The Curious Effects of Snow

“So what do you think of our weather here?” my dairy farming friend asks with a sly smile at the afternoon elementary school pickup in the middle of last week.

“I love it.”IMG_8473 IMG_8482 IMG_8483 I shrug as he laughs.

“Just wait til you have to get out and feed the animals.” He was shoveling snow until 11:30 the night before and up at four for milking. My sparkling eyes must seem naïve and amusing to him.

Leaving the school in his snowpants, Sam can’t resist repeatedly flopping into the blanket of snow, unmarked by other feet, which mostly stick to clear paths. If I’d worn snowpants, I’d probably join him, just to feel it.

I feel notably less romantic about snow, though, while driving our 1993 Toyota Camry out to the farm that evening. I nearly don’t make it up the hill on Little York Road. As we creep upward, slipping, I tell Andrew we should just turn around while we’re not in a ditch. But his determination to keep going, plus my realization that turning around isn’t a real possibility, holds me on course.

Both hands on the wheel, I exclaim how beautiful, each bare tree branch outlined, snow falling storybook-style in the dusk. The evergreens kneel, laden with snow like armloads of gifts. After we crest that hill, Andrew points past my nose, at my window. A ruffed grouse steps through the trees on a slope just above the road. Against the snow, its woodland camouflage looks bold. Intricate brown and black patterns swirl down its sides. I can see its spiky mohawk of feathers and the white outlining its eye.

Andrew coaches me into keeping momentum, so I swing into the next right turn and it carries me up the hill even though the car weaves like a kid learning to ride a bicycle. We pass the windswept spot between two open fields. We turn onto Red Barn Road, cresting a slope. Home lies below us.

For a few more days, though, it is home to these college students, and we pull out shovels and 150 pounds of traction sand, just in case. We shovel. On the dark, snowy drive back to our apartment, Sam wonders what all those lines are, coming at our windshield.

The next day, I stand in light snow with a friend after we drop off our preschoolers. Each snowflake lingers in her red hair, perfectly snowflake-shaped, like sprinkle decorations on a cupcake, but fading into clear droplets.

I had forgotten about snow. It offers us reprieve, changing the scenery without requiring travel. We arrived in emerald summer, began our life here through the fire of fall, and now the eye rests. The junk wears a silver-white shroud. The hidden grouse leaps into view.

Winter here will be long and gritty. Locals seem to have the chinset of survivors, having passed through the grey tunnel of January, February, March, even into April. We are the uninitiated. We can come fresh to the shovels. We haven’t yet landed in the ditch. We can fling ourselves down and watch each snowflake melt in each others’ hair.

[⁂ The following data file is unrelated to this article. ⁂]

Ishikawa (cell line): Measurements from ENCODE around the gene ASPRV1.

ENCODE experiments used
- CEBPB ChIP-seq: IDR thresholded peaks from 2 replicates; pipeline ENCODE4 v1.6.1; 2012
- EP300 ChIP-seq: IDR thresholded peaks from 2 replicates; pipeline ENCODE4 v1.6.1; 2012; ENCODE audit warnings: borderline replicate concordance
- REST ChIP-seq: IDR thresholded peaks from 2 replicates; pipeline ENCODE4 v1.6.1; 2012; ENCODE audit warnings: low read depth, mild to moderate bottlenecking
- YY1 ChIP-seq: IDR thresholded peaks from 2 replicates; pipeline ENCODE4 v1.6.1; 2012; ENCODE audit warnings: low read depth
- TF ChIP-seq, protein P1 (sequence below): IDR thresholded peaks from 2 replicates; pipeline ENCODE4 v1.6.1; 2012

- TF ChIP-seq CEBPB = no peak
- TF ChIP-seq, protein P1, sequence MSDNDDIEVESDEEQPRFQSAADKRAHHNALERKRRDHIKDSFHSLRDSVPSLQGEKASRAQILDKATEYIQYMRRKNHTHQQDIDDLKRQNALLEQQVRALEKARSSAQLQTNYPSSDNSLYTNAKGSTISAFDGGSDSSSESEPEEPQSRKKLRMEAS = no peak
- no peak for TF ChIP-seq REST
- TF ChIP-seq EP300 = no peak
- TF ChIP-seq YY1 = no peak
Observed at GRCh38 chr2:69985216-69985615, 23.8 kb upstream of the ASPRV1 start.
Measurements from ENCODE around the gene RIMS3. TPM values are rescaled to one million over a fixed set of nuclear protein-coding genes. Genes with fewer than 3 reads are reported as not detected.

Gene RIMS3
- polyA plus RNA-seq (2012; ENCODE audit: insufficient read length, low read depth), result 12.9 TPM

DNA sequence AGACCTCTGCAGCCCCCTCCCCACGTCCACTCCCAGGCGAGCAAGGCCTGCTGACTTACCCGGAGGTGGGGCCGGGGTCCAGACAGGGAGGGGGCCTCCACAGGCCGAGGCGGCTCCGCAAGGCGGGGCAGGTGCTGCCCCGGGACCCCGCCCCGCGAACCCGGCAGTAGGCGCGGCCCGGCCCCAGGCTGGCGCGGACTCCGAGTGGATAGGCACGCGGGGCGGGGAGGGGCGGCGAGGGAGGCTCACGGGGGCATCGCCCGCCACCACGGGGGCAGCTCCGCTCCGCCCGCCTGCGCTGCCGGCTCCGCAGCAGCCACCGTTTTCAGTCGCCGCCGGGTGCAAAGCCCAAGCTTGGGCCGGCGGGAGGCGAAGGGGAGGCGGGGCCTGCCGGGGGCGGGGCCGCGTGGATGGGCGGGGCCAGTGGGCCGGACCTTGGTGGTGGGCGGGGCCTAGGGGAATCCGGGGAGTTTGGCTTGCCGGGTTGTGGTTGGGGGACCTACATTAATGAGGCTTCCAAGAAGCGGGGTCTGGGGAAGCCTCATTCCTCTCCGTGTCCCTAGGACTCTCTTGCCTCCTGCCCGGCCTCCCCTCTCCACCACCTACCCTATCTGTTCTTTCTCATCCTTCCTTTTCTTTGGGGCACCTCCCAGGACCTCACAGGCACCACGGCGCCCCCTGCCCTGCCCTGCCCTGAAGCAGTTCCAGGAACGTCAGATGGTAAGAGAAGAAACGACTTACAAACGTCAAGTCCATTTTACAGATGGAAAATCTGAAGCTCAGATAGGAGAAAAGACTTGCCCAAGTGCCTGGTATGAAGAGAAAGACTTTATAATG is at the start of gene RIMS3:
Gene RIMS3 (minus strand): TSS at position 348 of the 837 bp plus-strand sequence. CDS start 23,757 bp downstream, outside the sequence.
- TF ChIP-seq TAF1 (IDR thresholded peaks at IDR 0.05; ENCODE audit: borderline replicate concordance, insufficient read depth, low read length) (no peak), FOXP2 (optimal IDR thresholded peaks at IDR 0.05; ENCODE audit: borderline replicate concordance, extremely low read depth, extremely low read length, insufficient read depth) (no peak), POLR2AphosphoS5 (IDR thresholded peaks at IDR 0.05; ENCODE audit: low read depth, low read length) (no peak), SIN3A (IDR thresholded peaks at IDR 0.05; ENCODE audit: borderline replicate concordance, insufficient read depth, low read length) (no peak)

Your Personal Junkyard

Here is one of the reasons we bought this farm:HayFieldinBloom

Here is another:2014-10-18 16.16.37

Here are some of the reasons why nobody else bought this farm:2014-10-18 15.35.402014-10-18 15.34.09JunkyBarn

The farm’s previous owner has many treasures, still stacked and parked in the barns, loitering like unsavory characters in tall weeds. Three tractor-trailers have come, loaded up, and gone. They made a dent, but barely.

In our backyard right now sits a four-foot high loading ramp, handmade last month from old barn timbers. A rusted pickup missing essential parts perches on the ramp, like a Dukes of Hazzard stunt that froze just before take-off. If the snow holds off, a fourth tractor-trailer will come next week. If not, that pickup truck will wait until spring to complete its trajectory.

It’s hard to estimate, but at least six, maybe eight more semi loads will need to leave the property. Furniture, unusable farm equipment, used tires by the dozens, moldering sofas and televisions, antique (read: decrepit) cars, stacks of semi-useful wood, sheets of tin, used bricks, a sink and toilet, shingles, and much more. All of it will travel 600 miles to the previous farm owner’s new home. With luck, it’ll all be gone by late next summer.

In 1953, when my grandpa bought a Pennsylvania farm for my aunt and uncle, they kept a fire burning for six months, incinerating trash and debris from barns and overgrown land. My dad remembers his five-year-old self feeling spooked by those outbuildings, lurking with other people’s crumbling possessions. That spring, when my grandpa set plow to the land, though, he never hit a rock bigger than his fist, easily churning a rich furrow behind him.

This upstate New York land holds our future. For now, though, the farmstead sags, burdened by one man’s obsession with solid evidence of the past. Helping him move some old lamps and small tables, I asked him if they were from his childhood. “They’re from my father’s childhood in Brooklyn,” he said, shaking his head. “Everything has a story.”

Other stuff, he admitted, he has no idea why he kept it. I can only imagine how unsteady he must feel with his reassuring pieces and piles being jumbled and moved. When I was a kid, I saved a scrap of my old bedroom carpet as they rolled out the new stuff. Letting go is not my strong point, either.

This spring, we will try to ignore the junk, and the junk removal process, while we plant trees. By summer, we will have tomatoes growing and probably chickens for eggs and meat. We’ll begin to assemble our own collections of hopefully useful treasures.


The Heat Is On

IMG_8417IMG_8438IMG_8437IMG_8440We just step underground after waving at ourselves on Revlon’s “Love Is On” big screen in Times Square, when I get the call that the Heat Is Off at the farm.